Data Services Products: HVSR Horizontal:Vertical Spectral Ratio (HVSR)

Summary

UNRELEASED PRODUCTUNDER CONSIDERATION

Status: Inactive
Last update: 2017-08-01

The horizontal to vertical spectral ratio (HVSR) of a station’s ambient noise provides useful information on its site response characteristics. The proposed product allows HVSR computations using available power spectral density (PSD) data and creates a site response database for the TA stations in Alaska.

Description

The horizontal to vertical spectral ratio (HVSR) of ambient noise could be used to characterize site response of seismic stations. We propose to create a site response database for the USArray TA station in Alaska to provide information on HVSR anomalies due to extreme seasonal temperature variations and/or presence of unconsolidated sediments under some TA stations. The proposed product will be based on the development of two open source Python scripts that could also be used by users to obtain HVSR for from PSDs for other stations. These scripts would:

  1. compute long-term PSD PDF spectra for given station-channel pairs in the form of median, lower and higher percentiles from the existing PSDs.
  2. compute HVSR of ambient noise for stations after removing PSDs that are outside the long-term lower and higher percentiles of PSD PDF (#1 above)

Details:

The first script:

  • utilizes the available hourly PSDs to compute and store long-term PSD PDF characteristics spectra for each station-channel pairs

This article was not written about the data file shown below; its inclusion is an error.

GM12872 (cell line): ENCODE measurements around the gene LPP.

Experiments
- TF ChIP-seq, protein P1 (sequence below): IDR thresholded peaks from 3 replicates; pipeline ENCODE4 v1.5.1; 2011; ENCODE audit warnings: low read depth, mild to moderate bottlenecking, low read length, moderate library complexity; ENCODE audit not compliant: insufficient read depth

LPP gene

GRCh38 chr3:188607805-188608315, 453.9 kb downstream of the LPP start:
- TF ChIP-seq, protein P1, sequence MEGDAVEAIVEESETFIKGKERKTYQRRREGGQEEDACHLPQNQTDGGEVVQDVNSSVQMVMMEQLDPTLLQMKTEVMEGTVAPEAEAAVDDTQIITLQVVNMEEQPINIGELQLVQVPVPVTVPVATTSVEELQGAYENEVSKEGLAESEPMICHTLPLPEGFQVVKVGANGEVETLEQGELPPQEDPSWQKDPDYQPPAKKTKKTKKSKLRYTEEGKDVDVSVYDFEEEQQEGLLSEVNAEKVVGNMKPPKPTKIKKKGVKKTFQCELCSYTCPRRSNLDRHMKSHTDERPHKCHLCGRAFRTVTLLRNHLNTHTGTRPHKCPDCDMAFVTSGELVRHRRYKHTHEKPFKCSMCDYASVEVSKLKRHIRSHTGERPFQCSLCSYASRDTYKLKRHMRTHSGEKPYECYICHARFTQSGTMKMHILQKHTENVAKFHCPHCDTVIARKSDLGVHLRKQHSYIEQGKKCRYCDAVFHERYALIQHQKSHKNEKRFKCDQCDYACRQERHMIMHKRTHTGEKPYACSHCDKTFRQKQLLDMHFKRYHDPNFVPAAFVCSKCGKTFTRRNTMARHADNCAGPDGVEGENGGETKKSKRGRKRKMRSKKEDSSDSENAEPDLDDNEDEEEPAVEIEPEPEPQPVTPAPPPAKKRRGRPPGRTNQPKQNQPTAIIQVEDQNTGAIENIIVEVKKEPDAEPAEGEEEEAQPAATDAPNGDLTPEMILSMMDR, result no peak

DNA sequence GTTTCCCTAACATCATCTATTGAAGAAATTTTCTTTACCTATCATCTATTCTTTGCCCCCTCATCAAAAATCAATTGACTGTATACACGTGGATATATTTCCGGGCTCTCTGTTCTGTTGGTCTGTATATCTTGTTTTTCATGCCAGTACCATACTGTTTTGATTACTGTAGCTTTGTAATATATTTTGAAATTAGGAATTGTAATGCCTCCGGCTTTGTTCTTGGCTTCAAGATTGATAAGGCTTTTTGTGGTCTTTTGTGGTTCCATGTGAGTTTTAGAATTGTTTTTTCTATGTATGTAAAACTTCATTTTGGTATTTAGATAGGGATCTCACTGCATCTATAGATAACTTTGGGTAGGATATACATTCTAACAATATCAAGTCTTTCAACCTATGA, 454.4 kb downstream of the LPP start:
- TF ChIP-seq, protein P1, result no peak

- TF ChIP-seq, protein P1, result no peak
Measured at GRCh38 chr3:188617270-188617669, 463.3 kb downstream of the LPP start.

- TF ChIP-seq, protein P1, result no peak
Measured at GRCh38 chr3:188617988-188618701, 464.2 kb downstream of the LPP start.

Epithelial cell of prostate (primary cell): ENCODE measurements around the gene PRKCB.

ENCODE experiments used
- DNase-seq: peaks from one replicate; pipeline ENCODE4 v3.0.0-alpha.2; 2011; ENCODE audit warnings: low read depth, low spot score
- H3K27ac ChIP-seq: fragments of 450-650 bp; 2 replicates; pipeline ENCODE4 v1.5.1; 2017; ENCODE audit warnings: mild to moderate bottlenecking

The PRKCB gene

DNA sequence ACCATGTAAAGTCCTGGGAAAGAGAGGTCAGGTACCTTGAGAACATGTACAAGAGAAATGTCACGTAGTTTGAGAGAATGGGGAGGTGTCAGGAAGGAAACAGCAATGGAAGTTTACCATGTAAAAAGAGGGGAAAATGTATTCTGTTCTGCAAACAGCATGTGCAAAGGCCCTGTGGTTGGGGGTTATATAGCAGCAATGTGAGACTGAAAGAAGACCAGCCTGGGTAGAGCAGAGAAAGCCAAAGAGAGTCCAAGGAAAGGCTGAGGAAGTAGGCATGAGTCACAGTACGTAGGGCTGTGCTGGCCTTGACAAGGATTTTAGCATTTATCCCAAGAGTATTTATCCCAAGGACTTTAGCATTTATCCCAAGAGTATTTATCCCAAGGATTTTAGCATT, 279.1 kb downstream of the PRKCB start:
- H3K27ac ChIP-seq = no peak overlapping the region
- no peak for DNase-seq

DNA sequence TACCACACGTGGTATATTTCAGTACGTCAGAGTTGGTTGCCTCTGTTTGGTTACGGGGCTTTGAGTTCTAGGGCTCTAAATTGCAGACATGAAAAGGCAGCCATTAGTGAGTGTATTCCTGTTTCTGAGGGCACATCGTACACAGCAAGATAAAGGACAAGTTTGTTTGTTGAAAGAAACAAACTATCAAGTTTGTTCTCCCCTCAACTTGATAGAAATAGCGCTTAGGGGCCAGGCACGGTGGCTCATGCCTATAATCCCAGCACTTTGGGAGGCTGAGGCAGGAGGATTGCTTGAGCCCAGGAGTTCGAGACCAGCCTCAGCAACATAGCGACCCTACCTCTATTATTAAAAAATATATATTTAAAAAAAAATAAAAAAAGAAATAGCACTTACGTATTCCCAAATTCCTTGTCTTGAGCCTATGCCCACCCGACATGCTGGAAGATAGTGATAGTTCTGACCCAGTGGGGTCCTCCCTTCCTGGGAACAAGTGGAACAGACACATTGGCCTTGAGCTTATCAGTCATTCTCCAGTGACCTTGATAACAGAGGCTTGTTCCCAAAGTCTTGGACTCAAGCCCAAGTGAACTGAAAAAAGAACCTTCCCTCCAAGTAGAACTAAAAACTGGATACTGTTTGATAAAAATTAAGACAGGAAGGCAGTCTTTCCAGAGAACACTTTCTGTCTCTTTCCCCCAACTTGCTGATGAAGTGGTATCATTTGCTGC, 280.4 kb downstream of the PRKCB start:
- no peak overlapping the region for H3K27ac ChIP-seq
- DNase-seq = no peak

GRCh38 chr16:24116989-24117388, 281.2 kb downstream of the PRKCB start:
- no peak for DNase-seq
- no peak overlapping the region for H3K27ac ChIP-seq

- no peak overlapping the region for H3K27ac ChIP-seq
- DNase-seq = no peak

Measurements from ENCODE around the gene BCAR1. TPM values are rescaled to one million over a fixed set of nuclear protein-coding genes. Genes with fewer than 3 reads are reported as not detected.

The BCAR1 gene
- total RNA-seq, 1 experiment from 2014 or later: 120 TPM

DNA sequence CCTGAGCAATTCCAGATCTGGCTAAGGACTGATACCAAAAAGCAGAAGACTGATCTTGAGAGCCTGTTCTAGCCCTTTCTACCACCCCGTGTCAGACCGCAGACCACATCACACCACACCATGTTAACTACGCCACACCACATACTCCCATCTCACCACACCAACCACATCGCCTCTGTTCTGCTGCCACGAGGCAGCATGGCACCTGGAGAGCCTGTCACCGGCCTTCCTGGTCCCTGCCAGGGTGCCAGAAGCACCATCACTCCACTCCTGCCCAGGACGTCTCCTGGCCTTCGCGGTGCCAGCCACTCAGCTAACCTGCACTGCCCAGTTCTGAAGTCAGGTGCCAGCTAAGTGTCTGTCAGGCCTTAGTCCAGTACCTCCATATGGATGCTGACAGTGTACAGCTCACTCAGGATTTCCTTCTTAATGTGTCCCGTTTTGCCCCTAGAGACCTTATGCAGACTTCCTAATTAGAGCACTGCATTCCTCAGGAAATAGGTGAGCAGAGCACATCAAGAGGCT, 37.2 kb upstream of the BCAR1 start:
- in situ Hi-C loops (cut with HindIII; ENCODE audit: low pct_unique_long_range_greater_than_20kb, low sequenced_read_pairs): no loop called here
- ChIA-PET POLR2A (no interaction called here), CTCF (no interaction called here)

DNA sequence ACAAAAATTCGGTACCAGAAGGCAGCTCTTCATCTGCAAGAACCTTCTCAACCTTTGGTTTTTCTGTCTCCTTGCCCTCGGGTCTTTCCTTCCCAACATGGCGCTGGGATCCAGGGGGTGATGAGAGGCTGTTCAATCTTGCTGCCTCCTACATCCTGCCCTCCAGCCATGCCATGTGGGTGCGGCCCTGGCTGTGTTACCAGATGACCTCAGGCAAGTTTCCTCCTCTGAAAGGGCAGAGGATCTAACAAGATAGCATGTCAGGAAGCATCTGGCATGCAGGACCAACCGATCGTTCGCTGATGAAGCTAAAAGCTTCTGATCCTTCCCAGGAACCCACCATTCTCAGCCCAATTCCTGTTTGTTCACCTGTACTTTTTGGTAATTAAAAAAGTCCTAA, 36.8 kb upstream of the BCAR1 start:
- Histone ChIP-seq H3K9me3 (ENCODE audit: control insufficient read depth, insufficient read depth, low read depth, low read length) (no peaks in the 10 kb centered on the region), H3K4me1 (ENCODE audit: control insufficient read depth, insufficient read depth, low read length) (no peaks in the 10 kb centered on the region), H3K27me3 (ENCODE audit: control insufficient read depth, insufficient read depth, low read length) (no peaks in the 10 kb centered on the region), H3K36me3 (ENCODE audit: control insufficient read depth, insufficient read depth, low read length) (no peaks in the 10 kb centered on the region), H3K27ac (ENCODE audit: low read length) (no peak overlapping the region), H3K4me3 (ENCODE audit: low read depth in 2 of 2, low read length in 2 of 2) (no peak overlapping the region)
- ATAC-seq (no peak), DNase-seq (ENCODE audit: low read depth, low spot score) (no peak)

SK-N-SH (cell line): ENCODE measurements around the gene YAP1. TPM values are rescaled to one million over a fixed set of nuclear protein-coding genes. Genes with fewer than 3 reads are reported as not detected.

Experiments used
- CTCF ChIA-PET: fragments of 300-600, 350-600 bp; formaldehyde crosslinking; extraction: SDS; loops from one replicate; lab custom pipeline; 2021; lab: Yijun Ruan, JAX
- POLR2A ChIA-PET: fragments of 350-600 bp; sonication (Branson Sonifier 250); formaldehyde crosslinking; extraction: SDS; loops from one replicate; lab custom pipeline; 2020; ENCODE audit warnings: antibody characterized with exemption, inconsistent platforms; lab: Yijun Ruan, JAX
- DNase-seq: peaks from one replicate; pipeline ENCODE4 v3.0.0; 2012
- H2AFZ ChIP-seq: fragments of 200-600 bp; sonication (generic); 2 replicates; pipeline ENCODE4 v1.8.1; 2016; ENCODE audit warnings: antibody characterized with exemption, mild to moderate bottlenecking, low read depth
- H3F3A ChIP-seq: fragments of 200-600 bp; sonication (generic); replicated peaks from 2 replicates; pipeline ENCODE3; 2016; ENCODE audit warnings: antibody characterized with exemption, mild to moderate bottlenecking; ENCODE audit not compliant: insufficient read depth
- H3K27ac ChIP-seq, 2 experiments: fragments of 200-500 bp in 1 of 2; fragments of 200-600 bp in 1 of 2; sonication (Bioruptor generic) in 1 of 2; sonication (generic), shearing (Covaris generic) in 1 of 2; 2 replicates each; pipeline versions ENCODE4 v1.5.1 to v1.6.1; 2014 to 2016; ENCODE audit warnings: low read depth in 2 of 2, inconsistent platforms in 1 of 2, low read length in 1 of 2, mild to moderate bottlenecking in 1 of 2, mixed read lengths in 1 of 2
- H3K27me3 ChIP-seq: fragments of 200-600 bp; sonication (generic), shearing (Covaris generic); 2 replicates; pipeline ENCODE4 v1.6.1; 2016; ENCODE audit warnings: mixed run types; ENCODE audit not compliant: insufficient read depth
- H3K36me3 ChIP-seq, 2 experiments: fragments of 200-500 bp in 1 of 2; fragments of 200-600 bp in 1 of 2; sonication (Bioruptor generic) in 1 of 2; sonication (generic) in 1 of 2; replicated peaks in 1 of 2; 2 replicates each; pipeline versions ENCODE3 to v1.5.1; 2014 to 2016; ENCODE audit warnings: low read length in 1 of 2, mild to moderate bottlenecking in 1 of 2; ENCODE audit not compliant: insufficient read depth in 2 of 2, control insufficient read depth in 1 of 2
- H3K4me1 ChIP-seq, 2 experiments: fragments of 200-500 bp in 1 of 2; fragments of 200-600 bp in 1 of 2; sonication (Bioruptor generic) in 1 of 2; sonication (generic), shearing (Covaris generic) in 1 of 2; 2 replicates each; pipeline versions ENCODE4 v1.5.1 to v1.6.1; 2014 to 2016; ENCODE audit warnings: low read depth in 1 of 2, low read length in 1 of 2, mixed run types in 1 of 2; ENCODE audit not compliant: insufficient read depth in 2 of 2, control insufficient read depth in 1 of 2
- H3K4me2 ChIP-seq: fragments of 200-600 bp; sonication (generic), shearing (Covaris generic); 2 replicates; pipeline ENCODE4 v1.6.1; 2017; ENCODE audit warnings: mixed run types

station map
Figure 1. Location of 2 TA station (TCOL & I23K) north-northwest of Fairbanks

The second script:

  • utilizes the the computed long-term PSD PDF spectra above to eliminate possibly contaminated station’s hourly PSDs to isolate the ambient noise spectra
  • group the cleaned hourly PSDs to daily bins and obtain the daily median PSDs
  • compute daily HVSR from the daily median PSDs
  • compute and save average daily HVSR for selected time windows

Example — site characterization:

  • TA stations: TCOL & I23K northwest of Fairbanks, Alaska (Figure 1)
  • time window: April 2015
  • HVSR type: monthly (Figure 2)

Figure 2. Three-component PSDs for stations TA.I23K (left top 3 panels) and TA.TCOL (right top 3 panels) for 2015-04. Yellow, red and orange curves show the computed long-term (2014-10 to 2015-06) station trends at 95%, 50% and 5%, gray PSDs are outside the long-term trend and green trimmed PSDs are the ambient noise PSDs. The 0.1 to 10 Hz mean and +/- one standard deviation HVSRs for 2014-04 (bottom panels) show 1-5 Hz anomaly at TCOL station site.

Example — seasonal effect:

  • TA station: TOLK
  • time window: 2011 – 2015
  • HVSR type: average monthly

Figure 3. Average monthly HVSR computed for the months with thawed and partially thawed ground (June – November, 2011-2015) for the TA station TOLK (Toolik Lake Research Station) in Alaska showing increase in HVSR in the frequency bands of 0.4 to 1 Hz and 8 to 10 Hz with the highest HVSR levels in July-October. June and November HVSR represent transitional levels with lower HVSR.

Figure 4. Average Monthly HVSR computed for the months with frozen ground (November – May, 2011-2015) of the TA station TOLK (Toolik Lake Research Station) in Alaska. HVSR drops compared to the thawed months (Figure 3) .

Citations and DOIs

PLEASE DO NOT QUOTE OR CITE THIS PAGE. THIS IS A WORK IN PROGRESS.

Credits

  • DMC Data Products Team

Timeline

2015-06-12
Created : Posted as Google Document
2015-09-10
Posted : Posted under Data Product Laboratory

Categories

Tags

HVSR

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